Condo comparison checklist

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Buying a condo can be a challenging prospect, with so many things to think about and lock down before you sign a contract. From the initial stages of saving for a deposit and finding a mortgage through to hunting down the perfect location and building, every step is important to the overall process. While the financial aspects of buying a condo are covered in detail, both here and elsewhere, you also need a way to compare numerous condos based on criteria that's important to you.   

The ultimate condo comparison checklist needs to take multiple factors into account, from the building location and surrounding neighbourhood through to the amenities, condo fees, and rules and regulations. How do you know if you've found the perfect condo if you haven't taken the time to sit down and compare multiple apartments in similar neighbourhoods and price brackets?

Location - Like all real estate decisions, location is absolutely critical. Where you live will have a huge influence on how much equity you can build, what kind of tenants you can attract, and what kind of lifestyle you will enjoy. Often, the best locations are close to popular and public transportation while still being far enough away to offer peace and quiet.

Construction quality - With so many condos hitting the market in recent years, quality control is a serious issue that needs to be addressed. Don't make the mistake of thinking that all condos are built to the same standards, with poor condo construction quality one of the biggest complaints of new condo owners. You need to analyze the health of the entire building, think about lifestyle factors such as soundproofing and light pollution, and look at the details such as fittings and carpentry. Unless you're a qualified builder, it's worth hiring a professional building inspector.

Financial health - Much like construction quality, not all condo buildings are on equal terms when it comes to their finances. You should always take a detailed look at the latest financial statements and reports, speak to the board directly, look at occupancy rates, and ask questions about the size of the contingency fund. Look into historical or prospective legal problems and make an effort to discover any leased facilities or other financial burdens. While there are some exceptions, the best condo buildings are often occupied by owners rather than renters.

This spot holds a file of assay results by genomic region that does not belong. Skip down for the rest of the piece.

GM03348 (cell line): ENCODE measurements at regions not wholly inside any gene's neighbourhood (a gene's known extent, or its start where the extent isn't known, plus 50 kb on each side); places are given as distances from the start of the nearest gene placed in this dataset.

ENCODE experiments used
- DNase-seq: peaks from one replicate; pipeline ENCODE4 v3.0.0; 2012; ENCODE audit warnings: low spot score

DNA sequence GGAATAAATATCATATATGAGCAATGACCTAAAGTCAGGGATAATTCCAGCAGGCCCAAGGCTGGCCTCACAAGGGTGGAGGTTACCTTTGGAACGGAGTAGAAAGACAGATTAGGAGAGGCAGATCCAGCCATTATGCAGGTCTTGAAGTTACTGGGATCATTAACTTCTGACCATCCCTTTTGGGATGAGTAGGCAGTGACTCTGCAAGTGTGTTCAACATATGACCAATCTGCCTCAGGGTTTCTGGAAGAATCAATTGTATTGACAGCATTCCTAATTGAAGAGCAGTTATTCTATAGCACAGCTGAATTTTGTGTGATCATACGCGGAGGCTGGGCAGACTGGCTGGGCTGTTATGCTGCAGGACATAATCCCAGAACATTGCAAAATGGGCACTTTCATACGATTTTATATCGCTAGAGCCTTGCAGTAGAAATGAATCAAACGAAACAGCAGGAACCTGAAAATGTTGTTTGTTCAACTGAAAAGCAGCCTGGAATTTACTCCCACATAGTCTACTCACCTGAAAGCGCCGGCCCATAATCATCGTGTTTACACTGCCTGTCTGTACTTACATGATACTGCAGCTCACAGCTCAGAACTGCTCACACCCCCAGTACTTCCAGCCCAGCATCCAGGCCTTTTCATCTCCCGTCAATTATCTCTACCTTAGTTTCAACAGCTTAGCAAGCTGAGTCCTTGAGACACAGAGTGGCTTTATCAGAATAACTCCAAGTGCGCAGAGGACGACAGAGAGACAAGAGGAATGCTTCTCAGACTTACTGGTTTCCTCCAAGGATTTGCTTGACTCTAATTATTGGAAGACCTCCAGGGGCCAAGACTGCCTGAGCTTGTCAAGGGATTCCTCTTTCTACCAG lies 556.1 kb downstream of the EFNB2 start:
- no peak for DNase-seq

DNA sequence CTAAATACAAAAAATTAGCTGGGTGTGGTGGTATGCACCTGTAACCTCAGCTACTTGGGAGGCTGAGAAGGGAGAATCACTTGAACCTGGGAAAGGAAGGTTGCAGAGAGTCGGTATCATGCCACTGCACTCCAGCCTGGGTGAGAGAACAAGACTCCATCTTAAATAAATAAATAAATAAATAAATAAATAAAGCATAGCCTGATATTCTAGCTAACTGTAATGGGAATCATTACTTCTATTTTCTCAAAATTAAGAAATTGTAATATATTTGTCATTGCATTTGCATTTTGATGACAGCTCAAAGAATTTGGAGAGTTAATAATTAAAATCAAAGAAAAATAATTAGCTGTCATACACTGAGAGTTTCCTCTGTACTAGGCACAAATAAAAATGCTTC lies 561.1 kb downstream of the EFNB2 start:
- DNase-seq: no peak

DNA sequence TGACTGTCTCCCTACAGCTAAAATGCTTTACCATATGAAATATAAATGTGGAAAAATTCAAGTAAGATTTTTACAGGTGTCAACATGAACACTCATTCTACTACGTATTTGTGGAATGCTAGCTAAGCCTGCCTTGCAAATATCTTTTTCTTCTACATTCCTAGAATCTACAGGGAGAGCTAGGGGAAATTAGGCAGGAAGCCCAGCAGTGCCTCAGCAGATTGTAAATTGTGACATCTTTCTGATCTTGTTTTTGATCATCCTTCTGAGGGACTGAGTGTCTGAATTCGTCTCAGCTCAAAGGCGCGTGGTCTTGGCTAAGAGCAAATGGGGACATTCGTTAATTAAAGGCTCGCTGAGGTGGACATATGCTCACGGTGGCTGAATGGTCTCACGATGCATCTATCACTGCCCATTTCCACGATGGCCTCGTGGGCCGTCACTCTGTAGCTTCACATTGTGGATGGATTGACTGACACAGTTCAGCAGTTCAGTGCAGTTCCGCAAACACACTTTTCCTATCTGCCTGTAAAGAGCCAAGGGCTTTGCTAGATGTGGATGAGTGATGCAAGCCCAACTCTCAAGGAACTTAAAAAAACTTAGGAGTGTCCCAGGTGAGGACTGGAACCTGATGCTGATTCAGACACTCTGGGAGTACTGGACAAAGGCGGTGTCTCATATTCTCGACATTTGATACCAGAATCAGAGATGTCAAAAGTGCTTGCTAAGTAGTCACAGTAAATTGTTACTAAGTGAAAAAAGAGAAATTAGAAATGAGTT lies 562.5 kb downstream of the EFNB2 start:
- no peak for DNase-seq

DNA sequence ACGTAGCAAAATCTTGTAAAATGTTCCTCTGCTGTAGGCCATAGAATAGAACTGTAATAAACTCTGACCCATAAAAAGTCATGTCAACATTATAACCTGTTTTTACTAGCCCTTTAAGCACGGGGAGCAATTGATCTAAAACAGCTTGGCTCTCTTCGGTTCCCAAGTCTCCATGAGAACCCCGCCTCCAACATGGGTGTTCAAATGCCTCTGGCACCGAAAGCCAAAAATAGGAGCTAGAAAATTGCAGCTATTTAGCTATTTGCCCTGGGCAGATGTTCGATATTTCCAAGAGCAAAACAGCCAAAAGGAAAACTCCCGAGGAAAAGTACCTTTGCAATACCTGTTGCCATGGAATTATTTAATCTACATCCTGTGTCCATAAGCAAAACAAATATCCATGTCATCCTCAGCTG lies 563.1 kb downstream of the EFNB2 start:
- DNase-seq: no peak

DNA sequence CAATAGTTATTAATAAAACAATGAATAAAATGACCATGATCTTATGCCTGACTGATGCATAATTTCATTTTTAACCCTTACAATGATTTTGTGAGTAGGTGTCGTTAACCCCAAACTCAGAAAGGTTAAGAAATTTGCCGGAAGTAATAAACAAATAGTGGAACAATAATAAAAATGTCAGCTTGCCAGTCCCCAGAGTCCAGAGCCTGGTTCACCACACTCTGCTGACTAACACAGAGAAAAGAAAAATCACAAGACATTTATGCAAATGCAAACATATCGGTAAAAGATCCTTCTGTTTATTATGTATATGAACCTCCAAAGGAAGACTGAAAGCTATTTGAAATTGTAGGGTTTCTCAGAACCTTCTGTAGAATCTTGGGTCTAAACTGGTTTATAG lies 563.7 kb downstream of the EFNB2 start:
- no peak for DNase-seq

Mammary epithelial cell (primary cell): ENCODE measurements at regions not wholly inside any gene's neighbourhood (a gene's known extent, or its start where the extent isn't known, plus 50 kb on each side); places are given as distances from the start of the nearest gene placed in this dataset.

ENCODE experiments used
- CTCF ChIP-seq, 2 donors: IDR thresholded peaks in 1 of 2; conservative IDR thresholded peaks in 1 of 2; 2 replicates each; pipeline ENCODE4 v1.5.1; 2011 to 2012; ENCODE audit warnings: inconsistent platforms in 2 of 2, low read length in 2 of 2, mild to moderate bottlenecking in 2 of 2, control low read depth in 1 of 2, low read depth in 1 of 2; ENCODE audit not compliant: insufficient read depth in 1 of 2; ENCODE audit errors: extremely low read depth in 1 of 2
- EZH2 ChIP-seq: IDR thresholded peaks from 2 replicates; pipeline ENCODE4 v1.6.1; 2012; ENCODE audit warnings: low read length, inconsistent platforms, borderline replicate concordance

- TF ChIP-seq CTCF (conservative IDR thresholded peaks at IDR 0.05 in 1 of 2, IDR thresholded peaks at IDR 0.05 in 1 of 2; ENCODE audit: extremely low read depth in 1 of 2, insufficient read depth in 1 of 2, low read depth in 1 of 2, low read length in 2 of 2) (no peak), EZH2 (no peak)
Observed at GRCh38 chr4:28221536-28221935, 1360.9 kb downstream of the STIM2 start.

Amenities - Whether it's a swimming pool, a gym, or a business center, most condo buildings come with an extensive set of sporting, social, and lifestyle amenities. In many ways, these shared areas and assets are what define condo living, so it only makes sense to compare multiple buildings based on the things that are important to you. Along with the type and number of amenities, don't forget to compare their age and construction quality to see whether they're likely to require significant repairs in the future.

Condo fees - While it might go without saying, it's important to compare condo fees so that you can create an accurate working budget. When you buy a condo, your mortgage repayments are not your only significant monthly expense, you also need to account for maintenance fees. Condo fees vary widely based on many things, including the building location, age, size, amenities, and exclusivity. Older buildings are often more expensive because they require more maintenance, with smaller buildings also more expensive because costs are shared between fewer people.

Rules and regulations - The rules and regulations put in place by the Homeowners Association (HOA) can play an important role in your daily life. It's important to look into these rules with a fine-toothed comb, speak to your potential neighbours, and meet the board in person to see whether or not you'll be a good fit for the community. With so many people to keep happy, a good condo manager can be worth their weight in gold.